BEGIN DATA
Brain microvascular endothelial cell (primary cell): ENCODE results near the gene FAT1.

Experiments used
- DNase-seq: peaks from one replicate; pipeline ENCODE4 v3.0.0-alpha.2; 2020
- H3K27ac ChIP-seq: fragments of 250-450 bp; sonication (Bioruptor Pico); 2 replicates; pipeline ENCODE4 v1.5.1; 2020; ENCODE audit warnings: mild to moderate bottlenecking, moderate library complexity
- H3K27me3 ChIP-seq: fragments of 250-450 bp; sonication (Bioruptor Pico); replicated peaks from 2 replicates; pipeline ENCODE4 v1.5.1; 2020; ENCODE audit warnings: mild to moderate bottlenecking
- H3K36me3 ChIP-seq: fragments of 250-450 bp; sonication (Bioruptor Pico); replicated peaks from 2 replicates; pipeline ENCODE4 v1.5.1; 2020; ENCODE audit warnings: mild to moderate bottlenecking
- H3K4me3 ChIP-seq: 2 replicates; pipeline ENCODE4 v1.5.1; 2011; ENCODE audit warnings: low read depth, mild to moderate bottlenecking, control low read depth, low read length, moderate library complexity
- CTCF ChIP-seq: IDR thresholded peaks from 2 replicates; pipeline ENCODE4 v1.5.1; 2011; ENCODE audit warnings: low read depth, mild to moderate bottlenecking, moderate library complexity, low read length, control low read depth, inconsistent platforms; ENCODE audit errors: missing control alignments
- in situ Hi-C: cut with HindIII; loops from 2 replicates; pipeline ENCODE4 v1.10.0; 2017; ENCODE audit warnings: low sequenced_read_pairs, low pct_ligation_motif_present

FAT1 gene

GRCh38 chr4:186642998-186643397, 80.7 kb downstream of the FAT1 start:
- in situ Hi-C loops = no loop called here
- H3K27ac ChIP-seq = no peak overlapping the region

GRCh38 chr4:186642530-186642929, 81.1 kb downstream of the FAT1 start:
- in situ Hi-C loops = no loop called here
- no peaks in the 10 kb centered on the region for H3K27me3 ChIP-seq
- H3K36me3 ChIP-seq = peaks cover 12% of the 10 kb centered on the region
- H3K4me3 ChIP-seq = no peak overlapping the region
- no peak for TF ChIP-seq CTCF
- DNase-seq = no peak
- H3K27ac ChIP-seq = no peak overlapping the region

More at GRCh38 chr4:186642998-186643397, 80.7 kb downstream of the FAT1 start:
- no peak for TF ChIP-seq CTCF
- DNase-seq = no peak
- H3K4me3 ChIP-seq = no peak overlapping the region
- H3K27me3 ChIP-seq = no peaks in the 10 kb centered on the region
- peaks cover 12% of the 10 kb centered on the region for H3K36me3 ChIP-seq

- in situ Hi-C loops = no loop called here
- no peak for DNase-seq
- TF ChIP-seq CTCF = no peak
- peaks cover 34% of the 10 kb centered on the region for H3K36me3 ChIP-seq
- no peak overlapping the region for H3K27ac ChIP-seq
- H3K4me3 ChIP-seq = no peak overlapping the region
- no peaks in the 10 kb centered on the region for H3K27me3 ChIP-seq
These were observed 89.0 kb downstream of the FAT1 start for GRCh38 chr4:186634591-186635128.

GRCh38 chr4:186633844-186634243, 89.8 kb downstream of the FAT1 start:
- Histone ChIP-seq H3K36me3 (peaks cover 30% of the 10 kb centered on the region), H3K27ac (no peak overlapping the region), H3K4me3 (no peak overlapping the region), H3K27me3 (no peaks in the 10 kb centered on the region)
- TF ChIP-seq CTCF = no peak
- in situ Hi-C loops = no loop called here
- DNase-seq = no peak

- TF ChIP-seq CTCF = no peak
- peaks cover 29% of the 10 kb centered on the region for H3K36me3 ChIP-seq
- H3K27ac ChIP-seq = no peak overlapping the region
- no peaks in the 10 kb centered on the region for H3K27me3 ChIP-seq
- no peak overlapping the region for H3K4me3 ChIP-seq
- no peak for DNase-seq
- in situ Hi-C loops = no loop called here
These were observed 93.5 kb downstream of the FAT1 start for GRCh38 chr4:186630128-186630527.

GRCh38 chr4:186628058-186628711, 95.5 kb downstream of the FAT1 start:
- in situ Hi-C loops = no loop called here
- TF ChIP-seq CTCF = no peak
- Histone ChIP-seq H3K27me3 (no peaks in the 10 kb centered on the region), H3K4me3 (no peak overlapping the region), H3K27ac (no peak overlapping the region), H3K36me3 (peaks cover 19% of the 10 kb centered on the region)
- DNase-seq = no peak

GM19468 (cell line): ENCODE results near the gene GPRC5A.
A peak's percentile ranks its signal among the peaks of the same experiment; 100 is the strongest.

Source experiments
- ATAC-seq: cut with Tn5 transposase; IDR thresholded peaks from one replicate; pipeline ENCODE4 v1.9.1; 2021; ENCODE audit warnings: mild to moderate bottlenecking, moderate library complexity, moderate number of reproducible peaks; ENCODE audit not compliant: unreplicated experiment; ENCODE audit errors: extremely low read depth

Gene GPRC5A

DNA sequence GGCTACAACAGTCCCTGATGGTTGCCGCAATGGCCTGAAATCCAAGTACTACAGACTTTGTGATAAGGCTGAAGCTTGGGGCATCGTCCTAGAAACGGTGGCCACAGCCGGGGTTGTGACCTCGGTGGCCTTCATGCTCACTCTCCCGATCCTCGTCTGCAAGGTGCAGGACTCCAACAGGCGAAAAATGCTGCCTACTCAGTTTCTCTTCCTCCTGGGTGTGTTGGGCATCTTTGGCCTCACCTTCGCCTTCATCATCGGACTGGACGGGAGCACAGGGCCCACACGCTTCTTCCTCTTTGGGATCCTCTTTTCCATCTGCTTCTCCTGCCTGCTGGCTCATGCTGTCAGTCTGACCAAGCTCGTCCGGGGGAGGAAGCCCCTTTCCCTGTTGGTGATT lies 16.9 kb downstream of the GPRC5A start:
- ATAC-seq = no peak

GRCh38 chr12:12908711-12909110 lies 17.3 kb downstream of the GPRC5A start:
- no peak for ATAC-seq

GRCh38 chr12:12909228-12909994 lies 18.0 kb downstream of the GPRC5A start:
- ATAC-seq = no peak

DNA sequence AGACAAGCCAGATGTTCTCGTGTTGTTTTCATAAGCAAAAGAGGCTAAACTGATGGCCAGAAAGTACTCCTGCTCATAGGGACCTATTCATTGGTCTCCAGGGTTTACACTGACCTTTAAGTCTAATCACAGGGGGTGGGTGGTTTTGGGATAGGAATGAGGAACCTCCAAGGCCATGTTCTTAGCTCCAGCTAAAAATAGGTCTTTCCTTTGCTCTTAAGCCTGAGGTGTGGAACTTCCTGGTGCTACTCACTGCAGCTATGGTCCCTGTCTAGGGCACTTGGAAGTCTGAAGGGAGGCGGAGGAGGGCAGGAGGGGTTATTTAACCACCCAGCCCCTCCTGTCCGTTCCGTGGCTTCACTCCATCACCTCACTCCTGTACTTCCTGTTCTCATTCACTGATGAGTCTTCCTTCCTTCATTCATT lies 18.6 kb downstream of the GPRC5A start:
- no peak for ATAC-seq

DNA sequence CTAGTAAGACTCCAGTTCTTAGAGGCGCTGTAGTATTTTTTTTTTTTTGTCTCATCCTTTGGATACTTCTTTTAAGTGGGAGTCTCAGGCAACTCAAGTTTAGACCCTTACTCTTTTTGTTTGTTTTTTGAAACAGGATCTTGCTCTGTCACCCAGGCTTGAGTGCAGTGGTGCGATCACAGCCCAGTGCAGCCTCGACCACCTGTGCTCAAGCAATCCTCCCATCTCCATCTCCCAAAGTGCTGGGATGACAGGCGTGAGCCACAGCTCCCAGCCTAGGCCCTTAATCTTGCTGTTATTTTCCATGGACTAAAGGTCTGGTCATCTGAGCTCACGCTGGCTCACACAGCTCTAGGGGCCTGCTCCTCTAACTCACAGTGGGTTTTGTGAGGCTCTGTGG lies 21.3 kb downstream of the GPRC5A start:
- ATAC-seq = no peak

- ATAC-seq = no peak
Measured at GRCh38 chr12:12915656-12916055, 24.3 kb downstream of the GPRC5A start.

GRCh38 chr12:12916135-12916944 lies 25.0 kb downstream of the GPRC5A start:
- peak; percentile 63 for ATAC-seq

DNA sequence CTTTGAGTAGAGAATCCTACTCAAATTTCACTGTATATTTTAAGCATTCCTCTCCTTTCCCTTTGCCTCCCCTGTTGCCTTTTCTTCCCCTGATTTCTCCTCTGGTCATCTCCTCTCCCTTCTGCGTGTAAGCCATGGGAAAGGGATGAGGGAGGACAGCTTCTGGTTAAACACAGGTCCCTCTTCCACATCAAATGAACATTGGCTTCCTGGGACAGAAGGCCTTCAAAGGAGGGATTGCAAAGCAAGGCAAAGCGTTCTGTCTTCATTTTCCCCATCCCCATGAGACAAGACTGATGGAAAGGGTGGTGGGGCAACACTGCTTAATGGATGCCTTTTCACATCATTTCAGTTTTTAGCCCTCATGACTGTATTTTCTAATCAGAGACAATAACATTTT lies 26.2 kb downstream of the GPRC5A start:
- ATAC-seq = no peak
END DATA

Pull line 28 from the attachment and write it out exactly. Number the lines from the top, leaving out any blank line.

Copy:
- in situ Hi-C loops = no loop called here